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Cooler weather always brings darker colours back into the fashion mainstream, but this season’s blacks make a bigger statement. This past year has been about prints, colours, textures and lush details, balanced by minimalist accents. But fall will be all about classic for women: simple looks accessorized with the season’s more extravagant trends, acting as a canvas on which designers and fashion-lovers can paint their looks.
Of course, black is flattering, universal and polished; this is perfectly embodied by Coco Chanel’s “little black dress”. Before the 20th century, black was worn only in times of grief. But, the trailblazing Coco Chanel foresaw a new future for black. In 1926, Chanel published a picture of her black dress in Vogue. She designed a short, simple and linear dress, as Chanel was intending to create a flattering and versatile dress with mass-market appeal. It quickly became a staple for any modern woman in France, eventually spreading internationally. Throughout the Great Depression, Hollywood continued to support the LBD’s popularity. As Technicolor boomed, black was one of the few hues that was guaranteed to be without any distortion on screen. The Second World War also supported the little black dress’s popularity due to textile rationing.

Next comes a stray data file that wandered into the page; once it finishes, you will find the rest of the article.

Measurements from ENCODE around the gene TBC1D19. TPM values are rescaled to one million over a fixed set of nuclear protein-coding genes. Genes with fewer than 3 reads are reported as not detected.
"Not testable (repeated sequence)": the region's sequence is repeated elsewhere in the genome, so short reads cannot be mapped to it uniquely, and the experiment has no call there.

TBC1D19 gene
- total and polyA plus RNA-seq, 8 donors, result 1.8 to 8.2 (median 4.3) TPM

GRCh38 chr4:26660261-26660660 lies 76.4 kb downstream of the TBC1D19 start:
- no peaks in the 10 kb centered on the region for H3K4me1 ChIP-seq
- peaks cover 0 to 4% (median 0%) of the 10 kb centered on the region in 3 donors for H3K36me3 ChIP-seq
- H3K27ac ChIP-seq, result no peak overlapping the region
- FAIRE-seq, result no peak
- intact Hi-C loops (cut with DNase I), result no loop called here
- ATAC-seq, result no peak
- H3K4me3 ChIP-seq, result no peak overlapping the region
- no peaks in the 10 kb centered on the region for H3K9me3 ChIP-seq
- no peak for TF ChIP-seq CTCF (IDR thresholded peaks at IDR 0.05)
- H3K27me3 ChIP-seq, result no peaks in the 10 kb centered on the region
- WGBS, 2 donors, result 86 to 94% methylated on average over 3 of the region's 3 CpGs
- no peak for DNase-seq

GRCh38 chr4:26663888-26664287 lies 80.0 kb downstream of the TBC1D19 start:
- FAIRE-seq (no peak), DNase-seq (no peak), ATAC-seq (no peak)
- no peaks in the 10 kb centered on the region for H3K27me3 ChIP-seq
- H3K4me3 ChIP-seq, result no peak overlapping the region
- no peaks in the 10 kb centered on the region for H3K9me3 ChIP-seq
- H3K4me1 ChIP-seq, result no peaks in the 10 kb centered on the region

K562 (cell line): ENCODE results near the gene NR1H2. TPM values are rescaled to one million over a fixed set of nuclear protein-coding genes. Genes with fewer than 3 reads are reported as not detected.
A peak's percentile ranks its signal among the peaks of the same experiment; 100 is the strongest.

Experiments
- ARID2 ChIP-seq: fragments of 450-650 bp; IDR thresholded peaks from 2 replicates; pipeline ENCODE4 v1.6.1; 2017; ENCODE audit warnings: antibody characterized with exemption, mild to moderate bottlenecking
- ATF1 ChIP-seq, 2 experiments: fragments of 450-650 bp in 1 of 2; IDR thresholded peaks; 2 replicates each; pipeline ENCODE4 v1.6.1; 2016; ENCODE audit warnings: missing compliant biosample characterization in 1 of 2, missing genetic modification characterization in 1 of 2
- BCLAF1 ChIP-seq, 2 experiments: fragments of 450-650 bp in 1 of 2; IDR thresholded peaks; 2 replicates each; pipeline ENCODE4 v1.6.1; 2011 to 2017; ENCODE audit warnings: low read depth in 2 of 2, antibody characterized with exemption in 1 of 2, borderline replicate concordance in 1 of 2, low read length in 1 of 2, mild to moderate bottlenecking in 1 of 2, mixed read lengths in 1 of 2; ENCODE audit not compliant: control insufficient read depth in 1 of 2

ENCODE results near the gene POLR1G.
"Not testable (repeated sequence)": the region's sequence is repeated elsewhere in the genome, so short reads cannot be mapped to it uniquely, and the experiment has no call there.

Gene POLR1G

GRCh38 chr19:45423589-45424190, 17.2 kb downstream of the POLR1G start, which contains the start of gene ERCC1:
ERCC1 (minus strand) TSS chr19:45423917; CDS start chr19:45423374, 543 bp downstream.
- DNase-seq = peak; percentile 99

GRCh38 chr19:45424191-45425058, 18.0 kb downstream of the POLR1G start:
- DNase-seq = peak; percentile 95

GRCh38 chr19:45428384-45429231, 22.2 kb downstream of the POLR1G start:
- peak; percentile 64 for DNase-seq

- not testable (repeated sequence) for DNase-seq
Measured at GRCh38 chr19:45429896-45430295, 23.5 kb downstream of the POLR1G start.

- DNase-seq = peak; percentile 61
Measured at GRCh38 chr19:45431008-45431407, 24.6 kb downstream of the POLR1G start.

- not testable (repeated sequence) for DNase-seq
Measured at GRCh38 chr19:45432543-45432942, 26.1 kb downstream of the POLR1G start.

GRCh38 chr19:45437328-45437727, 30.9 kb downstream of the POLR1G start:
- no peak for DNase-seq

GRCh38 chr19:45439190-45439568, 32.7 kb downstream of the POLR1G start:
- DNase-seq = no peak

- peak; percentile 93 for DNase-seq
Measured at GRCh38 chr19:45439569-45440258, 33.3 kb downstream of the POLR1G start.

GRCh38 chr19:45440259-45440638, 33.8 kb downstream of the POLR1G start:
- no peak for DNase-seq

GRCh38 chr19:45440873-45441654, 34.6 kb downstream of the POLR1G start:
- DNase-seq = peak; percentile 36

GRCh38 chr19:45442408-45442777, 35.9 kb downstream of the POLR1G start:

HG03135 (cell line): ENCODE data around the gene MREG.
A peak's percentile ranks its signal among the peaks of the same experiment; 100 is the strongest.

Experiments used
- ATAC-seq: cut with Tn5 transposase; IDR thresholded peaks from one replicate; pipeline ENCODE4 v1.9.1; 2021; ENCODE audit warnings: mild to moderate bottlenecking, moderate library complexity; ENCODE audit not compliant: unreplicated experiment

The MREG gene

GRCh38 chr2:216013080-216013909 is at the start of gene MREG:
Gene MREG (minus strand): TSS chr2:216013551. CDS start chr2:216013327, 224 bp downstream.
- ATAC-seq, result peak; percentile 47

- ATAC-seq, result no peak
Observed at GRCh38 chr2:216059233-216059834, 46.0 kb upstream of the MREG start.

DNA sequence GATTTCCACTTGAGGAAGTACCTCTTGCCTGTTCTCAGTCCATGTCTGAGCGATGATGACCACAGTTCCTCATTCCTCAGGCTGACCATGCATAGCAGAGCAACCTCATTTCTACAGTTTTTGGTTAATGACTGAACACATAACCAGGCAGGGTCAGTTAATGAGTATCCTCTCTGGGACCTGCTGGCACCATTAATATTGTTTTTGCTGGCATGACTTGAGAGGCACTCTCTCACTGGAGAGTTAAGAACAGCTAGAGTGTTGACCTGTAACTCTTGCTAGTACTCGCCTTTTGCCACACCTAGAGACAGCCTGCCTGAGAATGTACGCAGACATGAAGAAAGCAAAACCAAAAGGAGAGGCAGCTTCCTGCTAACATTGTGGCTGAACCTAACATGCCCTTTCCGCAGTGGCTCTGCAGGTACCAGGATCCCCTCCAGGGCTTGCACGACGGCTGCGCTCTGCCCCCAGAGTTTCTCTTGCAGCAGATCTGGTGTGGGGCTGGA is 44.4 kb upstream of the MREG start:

When Dior’s “New Look” gained popularity, the little black dress remained strong as a rebellious style and as a symbol for the dangerous woman. In Hollywood, sex symbols and “femme fatales” wore little black dresses to counteract the more conservative looks of the day. In the 1960s, mod fans shortened the skirt and created slits throughout the dress. But, Audrey Hepburn’s Givenchy LBD in Breakfast at Tiffany’s brought back the classic look of the little black dress. Throughout the 1980s, many types of fabrics and detailing were used, following the day’s trends. In the 1990s, black dresses were paired with combat boots and punk accessories. In the late nineties, glamour made a comeback, followed by muted colours and body-conscious looks, paving the way for a new generation of little black dresses.
This fall, black is back with sass. When you think of black clothing, simple or depressing looks may come to mind. But this fall, black is anything but plain. Fall’s black utilize shapes, textures and ornamentation to make black the main accessory. One of the main prompters for this season’s extravagant blacks is Fendi’s Fall 2013 looks. The key to work this look: make your black pieces the statement. For inspiration, check out the following pieces:
This piece was written by Rebecca MacDonald, Fashion Columnist at Rhetoric Magazine. Come back for more every Thursday!